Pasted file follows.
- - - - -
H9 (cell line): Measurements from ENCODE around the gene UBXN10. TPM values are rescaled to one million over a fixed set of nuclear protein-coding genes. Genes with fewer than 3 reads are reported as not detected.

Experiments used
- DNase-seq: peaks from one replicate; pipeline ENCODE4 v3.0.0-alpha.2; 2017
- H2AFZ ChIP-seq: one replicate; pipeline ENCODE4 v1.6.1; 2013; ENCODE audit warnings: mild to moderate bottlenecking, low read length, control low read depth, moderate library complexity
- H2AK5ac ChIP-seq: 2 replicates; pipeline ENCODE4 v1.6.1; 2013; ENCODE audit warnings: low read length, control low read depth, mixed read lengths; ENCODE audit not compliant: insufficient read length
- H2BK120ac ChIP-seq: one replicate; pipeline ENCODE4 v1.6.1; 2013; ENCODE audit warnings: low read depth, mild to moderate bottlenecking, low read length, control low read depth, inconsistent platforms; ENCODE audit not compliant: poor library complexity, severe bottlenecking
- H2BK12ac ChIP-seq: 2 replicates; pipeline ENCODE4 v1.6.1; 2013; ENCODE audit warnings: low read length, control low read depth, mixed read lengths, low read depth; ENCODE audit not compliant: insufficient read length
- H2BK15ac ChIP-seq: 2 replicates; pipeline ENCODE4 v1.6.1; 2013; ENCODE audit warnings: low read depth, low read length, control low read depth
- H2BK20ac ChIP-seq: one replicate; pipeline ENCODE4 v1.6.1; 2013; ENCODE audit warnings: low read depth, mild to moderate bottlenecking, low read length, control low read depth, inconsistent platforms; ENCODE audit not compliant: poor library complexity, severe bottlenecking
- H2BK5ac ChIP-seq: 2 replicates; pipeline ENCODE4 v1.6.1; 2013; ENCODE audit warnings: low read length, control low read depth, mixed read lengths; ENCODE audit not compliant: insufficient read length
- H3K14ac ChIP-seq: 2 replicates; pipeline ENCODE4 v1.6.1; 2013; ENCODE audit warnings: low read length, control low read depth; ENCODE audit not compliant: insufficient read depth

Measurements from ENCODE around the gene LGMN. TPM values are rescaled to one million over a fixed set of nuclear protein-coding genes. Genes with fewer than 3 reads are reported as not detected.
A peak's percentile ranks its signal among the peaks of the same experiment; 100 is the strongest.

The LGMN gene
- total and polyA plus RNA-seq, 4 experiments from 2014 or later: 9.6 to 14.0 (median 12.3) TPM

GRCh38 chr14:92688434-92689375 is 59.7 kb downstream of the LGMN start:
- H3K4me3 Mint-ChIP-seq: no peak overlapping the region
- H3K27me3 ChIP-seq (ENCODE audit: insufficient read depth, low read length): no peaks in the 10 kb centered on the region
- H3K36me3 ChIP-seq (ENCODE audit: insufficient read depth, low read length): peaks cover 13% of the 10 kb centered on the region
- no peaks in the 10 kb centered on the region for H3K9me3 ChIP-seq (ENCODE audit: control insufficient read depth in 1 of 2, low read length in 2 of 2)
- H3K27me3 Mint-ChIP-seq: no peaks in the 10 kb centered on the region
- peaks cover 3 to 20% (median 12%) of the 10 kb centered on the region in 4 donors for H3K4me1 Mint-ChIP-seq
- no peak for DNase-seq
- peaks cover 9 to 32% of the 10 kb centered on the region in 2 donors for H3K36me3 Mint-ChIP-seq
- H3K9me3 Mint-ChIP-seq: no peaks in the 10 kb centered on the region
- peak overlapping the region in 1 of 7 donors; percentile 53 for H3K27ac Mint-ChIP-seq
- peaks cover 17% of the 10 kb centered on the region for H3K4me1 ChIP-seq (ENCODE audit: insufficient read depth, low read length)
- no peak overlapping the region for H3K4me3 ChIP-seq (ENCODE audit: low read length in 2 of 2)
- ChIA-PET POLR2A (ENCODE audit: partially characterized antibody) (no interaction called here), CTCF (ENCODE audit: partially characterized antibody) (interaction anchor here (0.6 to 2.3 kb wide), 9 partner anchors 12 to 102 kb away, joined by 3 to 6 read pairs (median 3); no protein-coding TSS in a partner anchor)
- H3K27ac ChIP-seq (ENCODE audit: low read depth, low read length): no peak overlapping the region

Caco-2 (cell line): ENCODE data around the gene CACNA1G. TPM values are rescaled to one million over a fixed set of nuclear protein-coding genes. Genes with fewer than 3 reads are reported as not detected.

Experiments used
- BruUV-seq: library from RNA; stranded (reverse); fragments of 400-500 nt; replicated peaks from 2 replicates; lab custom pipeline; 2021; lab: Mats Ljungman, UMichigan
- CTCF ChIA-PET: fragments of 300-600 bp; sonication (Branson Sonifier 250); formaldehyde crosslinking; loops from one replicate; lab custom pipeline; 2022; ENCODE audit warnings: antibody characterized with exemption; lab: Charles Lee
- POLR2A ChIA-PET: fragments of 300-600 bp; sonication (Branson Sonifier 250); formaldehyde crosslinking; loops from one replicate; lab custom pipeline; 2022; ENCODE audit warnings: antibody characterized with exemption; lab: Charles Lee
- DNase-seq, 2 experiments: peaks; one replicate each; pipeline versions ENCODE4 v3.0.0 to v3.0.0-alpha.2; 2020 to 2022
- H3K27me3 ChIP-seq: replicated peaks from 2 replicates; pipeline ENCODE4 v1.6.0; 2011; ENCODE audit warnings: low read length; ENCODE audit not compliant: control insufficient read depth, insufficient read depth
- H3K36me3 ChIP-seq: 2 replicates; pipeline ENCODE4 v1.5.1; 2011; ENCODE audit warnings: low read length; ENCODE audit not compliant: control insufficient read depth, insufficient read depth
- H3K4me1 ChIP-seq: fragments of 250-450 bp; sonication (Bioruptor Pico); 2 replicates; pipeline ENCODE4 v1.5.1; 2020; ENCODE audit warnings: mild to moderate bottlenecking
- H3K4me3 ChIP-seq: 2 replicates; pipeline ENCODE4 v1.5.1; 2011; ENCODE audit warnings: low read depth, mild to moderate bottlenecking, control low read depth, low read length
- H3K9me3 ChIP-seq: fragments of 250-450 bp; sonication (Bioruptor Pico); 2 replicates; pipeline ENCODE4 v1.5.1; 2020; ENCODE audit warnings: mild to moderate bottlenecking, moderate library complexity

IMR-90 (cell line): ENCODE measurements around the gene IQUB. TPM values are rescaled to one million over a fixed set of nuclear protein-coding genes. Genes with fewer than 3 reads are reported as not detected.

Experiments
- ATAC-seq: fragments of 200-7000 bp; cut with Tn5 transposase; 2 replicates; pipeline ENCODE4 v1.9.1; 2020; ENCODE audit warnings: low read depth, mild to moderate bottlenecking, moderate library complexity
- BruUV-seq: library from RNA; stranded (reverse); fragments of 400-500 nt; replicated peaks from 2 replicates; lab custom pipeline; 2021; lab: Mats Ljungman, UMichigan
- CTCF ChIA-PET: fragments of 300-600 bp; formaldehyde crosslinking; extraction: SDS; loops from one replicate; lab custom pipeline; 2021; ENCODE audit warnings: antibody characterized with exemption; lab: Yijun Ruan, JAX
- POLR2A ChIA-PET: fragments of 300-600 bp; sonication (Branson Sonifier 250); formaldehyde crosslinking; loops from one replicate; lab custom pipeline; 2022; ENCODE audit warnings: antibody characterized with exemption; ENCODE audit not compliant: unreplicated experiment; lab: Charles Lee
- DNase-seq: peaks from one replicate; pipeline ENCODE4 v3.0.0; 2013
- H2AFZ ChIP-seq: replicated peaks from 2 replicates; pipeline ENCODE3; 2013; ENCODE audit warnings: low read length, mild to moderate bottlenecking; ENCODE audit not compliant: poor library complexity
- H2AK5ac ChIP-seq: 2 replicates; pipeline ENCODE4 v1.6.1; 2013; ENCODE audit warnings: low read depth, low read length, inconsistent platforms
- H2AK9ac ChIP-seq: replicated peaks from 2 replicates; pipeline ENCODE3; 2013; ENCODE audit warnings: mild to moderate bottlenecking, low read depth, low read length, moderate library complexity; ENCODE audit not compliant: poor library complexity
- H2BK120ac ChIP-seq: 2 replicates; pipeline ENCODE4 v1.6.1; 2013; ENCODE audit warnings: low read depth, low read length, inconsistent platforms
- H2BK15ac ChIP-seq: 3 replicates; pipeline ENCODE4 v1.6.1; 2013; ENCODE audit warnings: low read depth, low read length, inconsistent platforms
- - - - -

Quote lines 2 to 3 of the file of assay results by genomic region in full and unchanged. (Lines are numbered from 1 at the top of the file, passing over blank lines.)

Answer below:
Experiments used
- DNase-seq: peaks from one replicate; pipeline ENCODE4 v3.0.0-alpha.2; 2017